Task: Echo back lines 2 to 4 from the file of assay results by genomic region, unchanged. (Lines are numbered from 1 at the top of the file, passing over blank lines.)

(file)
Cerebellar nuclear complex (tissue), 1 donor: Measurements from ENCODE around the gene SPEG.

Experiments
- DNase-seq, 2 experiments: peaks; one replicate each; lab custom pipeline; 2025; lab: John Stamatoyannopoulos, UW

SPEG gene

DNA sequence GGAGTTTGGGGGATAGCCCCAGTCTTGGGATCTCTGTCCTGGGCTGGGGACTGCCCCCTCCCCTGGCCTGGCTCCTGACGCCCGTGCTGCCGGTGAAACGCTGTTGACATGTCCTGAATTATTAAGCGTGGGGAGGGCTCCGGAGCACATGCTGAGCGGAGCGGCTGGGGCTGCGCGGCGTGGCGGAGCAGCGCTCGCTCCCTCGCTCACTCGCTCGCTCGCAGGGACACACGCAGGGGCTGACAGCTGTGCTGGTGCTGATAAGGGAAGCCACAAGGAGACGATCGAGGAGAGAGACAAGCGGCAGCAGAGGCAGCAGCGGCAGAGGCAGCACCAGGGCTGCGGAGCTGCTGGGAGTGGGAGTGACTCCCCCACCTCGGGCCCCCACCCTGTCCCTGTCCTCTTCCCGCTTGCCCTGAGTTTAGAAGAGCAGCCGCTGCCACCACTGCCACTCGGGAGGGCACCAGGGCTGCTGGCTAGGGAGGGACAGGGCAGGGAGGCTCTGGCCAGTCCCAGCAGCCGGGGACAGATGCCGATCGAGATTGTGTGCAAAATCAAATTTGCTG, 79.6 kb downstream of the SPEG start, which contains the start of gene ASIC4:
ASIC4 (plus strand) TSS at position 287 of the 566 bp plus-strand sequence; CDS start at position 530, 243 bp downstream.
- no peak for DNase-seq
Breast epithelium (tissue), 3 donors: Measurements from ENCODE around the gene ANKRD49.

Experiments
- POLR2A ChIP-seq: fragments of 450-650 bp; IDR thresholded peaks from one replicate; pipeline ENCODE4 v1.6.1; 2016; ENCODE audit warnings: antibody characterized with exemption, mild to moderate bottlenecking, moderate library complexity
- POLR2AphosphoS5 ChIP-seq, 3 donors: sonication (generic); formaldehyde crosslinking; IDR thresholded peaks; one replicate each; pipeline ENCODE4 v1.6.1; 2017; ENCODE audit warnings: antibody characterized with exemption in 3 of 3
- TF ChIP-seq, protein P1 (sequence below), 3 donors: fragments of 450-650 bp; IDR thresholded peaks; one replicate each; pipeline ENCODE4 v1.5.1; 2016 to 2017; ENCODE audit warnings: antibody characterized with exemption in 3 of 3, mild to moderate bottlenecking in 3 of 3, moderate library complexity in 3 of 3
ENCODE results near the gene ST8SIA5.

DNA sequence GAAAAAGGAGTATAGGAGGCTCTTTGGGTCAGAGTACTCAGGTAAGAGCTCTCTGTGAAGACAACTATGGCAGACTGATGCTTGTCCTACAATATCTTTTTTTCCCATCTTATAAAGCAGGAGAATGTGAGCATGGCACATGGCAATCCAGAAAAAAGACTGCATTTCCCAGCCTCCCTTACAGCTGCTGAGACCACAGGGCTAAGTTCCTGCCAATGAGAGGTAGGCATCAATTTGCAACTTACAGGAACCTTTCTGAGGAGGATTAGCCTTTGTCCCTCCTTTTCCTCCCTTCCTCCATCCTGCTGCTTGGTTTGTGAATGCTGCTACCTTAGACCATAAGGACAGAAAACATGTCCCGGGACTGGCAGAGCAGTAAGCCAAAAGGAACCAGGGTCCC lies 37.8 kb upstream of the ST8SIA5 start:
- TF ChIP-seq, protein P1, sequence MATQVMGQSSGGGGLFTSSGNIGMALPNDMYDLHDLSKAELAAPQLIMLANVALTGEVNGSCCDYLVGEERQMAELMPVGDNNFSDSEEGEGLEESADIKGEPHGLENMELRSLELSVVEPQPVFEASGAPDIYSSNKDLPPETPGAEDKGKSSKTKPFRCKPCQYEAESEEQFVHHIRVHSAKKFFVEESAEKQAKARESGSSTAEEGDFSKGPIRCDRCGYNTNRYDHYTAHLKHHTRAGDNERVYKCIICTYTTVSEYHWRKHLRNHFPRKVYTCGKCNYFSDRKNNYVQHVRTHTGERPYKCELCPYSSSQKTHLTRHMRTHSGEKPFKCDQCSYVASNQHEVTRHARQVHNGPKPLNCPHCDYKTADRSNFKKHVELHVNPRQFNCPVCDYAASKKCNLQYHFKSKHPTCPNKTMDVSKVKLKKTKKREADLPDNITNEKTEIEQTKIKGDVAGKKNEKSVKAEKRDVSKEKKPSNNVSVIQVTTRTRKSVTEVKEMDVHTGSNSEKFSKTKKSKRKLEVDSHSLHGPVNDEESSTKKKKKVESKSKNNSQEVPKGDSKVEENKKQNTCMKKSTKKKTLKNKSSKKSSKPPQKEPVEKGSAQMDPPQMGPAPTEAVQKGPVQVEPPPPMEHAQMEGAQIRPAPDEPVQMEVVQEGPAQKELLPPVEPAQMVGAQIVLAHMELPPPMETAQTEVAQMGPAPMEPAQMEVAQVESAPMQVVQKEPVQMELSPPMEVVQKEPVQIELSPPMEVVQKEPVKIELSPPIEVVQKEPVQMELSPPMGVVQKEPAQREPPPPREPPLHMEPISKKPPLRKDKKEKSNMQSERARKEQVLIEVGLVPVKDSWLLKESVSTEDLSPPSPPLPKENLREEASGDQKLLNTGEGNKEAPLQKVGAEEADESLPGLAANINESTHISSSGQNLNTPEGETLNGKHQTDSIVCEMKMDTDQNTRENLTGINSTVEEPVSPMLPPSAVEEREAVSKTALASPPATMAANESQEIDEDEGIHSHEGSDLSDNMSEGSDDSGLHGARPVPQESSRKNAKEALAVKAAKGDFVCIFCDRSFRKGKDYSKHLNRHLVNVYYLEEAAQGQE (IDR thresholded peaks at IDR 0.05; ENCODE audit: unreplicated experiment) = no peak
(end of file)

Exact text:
Experiments
- DNase-seq, 2 experiments: peaks; one replicate each; lab custom pipeline; 2025; lab: John Stamatoyannopoulos, UW

SPEG gene